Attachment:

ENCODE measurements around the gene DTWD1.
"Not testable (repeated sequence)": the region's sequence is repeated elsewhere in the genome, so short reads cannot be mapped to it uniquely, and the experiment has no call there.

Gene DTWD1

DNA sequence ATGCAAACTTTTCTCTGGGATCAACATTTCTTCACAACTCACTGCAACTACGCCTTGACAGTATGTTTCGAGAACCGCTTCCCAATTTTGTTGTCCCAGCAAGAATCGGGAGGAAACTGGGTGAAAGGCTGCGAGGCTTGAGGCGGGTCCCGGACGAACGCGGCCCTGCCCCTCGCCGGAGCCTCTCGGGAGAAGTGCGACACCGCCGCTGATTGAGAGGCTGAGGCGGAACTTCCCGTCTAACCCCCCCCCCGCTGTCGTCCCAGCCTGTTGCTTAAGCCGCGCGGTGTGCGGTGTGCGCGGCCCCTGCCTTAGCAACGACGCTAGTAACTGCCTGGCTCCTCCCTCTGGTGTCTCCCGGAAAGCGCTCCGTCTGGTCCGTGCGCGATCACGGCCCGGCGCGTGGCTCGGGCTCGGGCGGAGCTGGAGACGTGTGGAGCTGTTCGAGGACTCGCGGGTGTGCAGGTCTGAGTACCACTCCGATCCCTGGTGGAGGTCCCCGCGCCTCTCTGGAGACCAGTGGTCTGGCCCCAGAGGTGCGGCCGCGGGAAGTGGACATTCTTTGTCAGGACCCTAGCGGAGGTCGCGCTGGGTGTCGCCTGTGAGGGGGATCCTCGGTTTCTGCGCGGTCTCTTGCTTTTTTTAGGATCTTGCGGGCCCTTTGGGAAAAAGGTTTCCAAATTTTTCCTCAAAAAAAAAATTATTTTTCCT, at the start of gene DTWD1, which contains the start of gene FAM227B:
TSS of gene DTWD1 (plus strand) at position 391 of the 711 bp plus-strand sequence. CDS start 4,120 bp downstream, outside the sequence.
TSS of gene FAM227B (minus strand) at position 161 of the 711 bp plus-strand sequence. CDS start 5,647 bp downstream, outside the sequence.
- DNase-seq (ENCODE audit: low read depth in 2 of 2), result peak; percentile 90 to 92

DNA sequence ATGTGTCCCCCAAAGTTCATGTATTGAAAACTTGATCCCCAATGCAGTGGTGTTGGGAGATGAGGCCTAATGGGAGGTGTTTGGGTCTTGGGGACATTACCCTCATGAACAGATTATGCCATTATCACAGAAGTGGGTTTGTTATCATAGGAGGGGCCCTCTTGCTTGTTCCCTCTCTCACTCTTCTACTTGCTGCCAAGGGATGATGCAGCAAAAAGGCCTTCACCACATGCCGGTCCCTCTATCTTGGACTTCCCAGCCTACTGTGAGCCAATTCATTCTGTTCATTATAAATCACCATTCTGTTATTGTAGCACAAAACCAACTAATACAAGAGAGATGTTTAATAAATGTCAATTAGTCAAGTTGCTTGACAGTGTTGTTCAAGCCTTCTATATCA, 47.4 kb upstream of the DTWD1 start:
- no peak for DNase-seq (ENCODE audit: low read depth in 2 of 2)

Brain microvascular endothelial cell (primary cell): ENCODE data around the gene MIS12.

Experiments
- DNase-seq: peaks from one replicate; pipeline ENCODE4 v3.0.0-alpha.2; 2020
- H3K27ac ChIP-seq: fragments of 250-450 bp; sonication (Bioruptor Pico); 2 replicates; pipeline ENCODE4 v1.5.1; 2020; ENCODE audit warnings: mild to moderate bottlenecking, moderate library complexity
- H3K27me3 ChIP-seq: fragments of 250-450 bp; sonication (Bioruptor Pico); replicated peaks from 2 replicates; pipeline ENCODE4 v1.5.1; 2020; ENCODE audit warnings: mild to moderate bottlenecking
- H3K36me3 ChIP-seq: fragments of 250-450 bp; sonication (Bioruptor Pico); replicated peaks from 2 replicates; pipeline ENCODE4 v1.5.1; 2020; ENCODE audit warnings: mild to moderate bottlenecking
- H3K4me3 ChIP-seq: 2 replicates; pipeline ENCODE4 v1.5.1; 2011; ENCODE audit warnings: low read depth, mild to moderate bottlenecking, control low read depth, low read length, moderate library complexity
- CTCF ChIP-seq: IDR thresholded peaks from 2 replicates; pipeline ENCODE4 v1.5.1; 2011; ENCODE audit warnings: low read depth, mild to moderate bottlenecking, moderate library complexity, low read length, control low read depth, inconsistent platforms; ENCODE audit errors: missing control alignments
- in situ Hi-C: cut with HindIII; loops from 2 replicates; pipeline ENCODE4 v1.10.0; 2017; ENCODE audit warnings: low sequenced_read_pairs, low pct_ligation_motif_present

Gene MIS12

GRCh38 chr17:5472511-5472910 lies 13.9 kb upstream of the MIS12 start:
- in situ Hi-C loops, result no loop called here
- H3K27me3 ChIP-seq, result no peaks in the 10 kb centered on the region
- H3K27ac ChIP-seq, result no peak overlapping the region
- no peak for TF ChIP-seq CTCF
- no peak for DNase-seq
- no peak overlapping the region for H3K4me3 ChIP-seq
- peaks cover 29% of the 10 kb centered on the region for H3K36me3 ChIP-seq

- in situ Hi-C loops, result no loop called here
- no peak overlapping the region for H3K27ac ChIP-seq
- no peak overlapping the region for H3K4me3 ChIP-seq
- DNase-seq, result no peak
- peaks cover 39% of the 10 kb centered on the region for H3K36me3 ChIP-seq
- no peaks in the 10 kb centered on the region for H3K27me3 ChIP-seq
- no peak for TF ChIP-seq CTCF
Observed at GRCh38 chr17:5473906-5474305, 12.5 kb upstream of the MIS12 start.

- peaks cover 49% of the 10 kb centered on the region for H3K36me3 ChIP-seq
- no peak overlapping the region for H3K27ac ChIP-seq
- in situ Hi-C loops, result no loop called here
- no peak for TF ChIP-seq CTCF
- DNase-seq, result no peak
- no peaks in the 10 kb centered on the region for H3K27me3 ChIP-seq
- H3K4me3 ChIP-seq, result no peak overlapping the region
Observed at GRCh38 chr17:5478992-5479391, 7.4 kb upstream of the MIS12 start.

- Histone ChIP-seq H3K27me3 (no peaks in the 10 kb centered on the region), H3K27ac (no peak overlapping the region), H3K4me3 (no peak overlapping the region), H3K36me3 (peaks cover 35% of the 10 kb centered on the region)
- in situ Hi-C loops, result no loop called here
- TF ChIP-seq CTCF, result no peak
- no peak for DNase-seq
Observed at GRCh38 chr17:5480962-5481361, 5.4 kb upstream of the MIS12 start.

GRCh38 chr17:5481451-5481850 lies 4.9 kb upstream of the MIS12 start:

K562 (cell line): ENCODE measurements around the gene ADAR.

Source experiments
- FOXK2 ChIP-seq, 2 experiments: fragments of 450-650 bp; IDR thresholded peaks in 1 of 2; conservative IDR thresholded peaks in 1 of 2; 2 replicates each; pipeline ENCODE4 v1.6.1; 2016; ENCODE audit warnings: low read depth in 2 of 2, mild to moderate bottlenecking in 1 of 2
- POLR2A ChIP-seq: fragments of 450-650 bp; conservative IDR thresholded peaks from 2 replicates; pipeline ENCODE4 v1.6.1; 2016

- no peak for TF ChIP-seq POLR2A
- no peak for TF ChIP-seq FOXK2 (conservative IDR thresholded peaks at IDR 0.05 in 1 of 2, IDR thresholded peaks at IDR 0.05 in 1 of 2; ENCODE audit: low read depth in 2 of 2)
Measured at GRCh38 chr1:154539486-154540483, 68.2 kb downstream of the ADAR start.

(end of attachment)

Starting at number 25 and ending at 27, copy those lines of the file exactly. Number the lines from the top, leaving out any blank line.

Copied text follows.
- no peak for DNase-seq
- no peak overlapping the region for H3K4me3 ChIP-seq
- peaks cover 29% of the 10 kb centered on the region for H3K36me3 ChIP-seq